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Re: In an RDBMS, what does "Data" mean?

From: Eric Kaun <ekaun_at_yahoo.com>
Date: Fri, 04 Jun 2004 14:58:34 GMT
Message-ID: <u60wc.5736$mK.281@newssvr32.news.prodigy.com>


"Anthony W. Youngman" <wol_at_thewolery.demon.co.uk> wrote in message news:QxXjHkHok7vAFwzH_at_thewolery.demon.co.uk...
> In message <40bd0b99$0$561$e4fe514c_at_news.xs4all.nl>, mAsterdam
> <mAsterdam_at_vrijdag.org> writes
> >Anthony W. Youngman wrote:
> >
> >mAsterdam writes
> >>> This reduces the statement to
> >>> "It was mathematically proven that it is simpler
> >>> than the graph based approaches." and leaves the
> >>> judgement to the reader/student. An improvement,
> >>> but it still leaves the questions unanswered:
> >>> simpler at what? etc.
> >> And Occam's Razor (the Einstein version iirc) says "make things as
> >>simple as possible, BUT NO SIMPLER".
> >
> >The examples given in Alfredo's links did a good job at shaving
> >CODASYL's beard by providing the same and better
> >results (for the "no simpler" part) from a much
> >simpler construct. Did you read them?

>

> Probably. And I probably didn't understand them.
>

> All I'm trying to say is that simplicity as a goal in itself is a
> delusion.

Sorry, but it's not. There are other goals, and sometimes the goals short-circuit one another, but simplicity is always a worthy goal, in every aspect of every design of... well, anything. It's a necessary but not sufficient component of design quality.

> And just because relational may be simpler than codasyl doesn't mean
> that it's a good thing. We have a real-world problem here ... look at
> the following mapping ...

>

> real world <=> business analysis <=> database
>
> What matters is the complexity (or simplicity) of the WHOLE SYSTEM.

And the complexity of the individual components at least form an input to the "complexity measure function" of the whole system.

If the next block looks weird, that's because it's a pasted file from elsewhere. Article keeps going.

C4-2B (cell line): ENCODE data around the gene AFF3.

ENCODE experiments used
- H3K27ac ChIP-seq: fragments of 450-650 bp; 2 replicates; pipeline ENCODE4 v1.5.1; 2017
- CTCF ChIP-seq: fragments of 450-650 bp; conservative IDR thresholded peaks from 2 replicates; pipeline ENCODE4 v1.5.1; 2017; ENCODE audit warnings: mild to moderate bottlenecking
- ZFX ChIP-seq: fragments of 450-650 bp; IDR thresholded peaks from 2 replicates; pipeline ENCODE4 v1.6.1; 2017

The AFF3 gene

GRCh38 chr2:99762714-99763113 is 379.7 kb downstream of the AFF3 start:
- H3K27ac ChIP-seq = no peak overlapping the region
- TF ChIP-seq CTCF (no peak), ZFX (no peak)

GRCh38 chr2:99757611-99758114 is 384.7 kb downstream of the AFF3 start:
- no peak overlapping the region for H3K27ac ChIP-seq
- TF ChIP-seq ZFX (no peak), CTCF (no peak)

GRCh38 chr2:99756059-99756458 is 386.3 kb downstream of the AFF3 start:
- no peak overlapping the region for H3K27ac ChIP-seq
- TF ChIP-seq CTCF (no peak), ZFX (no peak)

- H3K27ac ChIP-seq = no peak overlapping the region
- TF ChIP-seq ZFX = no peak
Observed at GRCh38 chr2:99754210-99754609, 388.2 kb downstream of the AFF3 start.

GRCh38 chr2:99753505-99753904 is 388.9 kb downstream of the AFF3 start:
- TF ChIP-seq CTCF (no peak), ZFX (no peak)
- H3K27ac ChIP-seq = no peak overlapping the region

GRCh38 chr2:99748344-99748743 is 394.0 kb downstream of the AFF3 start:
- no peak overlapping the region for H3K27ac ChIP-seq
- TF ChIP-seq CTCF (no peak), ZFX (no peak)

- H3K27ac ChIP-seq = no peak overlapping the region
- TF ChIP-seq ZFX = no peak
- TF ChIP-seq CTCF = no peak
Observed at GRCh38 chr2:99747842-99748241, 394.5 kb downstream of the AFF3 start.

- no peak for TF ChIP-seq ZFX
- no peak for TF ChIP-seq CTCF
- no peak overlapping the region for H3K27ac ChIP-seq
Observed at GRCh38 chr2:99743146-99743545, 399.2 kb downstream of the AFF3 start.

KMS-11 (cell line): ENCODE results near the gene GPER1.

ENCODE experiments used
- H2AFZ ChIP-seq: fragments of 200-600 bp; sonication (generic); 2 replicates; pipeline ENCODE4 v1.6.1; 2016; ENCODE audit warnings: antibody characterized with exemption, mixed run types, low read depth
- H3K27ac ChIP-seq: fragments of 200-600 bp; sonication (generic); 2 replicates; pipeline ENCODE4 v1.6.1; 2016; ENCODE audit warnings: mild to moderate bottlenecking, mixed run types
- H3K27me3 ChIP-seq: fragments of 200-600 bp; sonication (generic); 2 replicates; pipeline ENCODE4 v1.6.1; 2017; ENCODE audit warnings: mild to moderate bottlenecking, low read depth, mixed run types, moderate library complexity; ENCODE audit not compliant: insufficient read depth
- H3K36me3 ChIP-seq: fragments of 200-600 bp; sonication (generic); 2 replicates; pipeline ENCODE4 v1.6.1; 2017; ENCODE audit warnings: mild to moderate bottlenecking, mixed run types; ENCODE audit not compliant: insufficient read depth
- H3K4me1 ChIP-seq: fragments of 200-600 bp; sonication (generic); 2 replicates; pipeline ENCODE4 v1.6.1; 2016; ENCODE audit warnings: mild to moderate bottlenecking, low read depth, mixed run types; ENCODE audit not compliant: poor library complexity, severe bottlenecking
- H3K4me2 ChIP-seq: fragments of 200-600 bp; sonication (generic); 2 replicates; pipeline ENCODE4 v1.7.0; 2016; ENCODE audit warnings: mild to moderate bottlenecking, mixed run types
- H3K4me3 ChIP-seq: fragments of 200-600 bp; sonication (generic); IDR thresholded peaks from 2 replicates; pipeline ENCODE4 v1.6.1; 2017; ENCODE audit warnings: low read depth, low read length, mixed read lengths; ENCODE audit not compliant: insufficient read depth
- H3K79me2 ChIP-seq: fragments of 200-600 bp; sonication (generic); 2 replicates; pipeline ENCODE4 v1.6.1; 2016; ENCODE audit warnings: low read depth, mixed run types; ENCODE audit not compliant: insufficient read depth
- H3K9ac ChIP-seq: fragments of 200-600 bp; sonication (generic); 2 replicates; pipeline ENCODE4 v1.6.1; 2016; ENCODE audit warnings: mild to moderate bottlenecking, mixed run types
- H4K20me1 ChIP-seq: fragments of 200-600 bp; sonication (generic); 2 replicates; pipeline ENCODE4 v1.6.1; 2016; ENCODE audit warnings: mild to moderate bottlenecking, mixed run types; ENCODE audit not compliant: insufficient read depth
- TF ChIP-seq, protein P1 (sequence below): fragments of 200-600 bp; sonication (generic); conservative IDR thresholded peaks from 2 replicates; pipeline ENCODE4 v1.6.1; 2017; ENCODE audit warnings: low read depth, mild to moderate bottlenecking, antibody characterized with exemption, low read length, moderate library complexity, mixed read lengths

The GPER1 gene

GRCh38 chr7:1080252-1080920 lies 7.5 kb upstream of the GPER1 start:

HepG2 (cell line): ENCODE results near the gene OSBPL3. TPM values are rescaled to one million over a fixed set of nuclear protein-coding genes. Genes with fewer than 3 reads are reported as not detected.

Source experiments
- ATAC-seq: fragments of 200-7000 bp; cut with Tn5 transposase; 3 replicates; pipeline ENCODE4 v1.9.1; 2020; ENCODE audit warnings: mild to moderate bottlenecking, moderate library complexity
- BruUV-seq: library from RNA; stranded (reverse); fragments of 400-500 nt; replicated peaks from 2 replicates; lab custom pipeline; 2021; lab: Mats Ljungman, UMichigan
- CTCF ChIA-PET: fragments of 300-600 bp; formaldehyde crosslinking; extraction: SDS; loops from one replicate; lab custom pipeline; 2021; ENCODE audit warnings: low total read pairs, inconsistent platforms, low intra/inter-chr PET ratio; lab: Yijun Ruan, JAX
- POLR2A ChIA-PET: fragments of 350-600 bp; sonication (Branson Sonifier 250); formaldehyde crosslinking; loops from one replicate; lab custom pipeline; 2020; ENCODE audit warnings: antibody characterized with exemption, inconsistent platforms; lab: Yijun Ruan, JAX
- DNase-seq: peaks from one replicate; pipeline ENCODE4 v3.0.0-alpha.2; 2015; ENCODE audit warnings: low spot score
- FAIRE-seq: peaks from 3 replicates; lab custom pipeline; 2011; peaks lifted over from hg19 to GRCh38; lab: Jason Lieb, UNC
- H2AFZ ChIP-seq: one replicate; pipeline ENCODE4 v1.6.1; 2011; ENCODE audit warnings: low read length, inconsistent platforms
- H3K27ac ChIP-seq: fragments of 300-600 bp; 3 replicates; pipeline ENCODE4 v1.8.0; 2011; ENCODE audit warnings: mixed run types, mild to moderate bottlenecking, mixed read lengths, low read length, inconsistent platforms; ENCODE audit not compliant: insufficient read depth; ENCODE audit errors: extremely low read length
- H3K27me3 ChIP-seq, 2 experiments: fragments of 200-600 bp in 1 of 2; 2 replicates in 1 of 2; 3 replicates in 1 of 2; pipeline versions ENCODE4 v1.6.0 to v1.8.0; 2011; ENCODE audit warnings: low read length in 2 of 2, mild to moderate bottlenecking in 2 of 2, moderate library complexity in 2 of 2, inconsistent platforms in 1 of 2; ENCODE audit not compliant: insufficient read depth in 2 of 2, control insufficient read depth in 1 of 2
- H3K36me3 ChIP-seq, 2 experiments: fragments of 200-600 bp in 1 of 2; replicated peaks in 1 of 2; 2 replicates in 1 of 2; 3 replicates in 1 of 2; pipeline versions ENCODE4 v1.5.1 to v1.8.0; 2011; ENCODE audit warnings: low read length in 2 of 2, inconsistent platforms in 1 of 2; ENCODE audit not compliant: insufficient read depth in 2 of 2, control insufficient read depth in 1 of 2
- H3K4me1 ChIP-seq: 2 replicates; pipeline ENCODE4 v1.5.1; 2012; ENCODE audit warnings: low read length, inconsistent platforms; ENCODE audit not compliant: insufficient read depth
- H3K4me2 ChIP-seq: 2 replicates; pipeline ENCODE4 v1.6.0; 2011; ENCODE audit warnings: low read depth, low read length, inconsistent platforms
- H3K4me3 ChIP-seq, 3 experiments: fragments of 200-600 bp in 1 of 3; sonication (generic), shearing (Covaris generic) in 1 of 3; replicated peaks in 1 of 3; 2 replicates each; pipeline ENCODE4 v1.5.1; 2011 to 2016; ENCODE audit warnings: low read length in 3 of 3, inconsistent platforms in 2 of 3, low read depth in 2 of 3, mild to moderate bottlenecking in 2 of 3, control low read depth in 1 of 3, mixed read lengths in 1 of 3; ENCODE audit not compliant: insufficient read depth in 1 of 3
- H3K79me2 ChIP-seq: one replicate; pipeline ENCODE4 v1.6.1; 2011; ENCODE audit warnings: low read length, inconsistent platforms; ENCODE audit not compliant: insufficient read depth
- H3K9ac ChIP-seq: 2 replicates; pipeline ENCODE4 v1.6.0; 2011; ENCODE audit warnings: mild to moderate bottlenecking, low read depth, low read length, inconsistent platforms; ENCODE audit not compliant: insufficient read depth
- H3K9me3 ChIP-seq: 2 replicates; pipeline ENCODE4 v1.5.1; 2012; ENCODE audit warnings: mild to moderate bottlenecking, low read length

> There's no point in simplifying the database, if the necessary increase
> in complexity of the business analysis totally negates it.

Agreed.

> By focussing on minimising the complexity of one part of the system, we
make the
> system as a whole more complex.

Not true, at least not necessarily.

> That will explain why Dawn's experience
> is that MV is more productive than relational - the simplicity of the
> relational database over MV simply pushes all the complexity into the
> business analysis side, turning that into a total nightmare.

Oh please. You have to be kidding. Moving from a 3NF-but-not-1NF MV structure to a fully 3NF structure produces, from bliss, a "total nightmare"? That's delusion.

> Which is simpler - to model a single real world entity as a single
> database "table" as MV does (we can model an invoice in a single FILE),
> or as five or six relational tables?

Why do you have attributes? You're, like, totally dissecting the holistic nature of the invoice, dude. C'mon, let's harmonize with the cosmic gestalt and just have one big file with attributes INVOICE1, INVOICE2, INVOICE3, etc...

> And don't forget - our FILE (should
> be) normalised, so we can access it just as if it were five or six
> relational tables ...

>

> Yep. The database itself is more complex. But the business analysis is
> MUCH simpler, such that the total system complexity is a lot less.

In what way does storing the invoice in a single file mean the business analysis is simpler? You still had to identify attributes, and then of course make sure the ordering of elements in the MV attributes is the same, and possibly dissect values into sub-values...

Received on Fri Jun 04 2004 - 09:58:34 CDT

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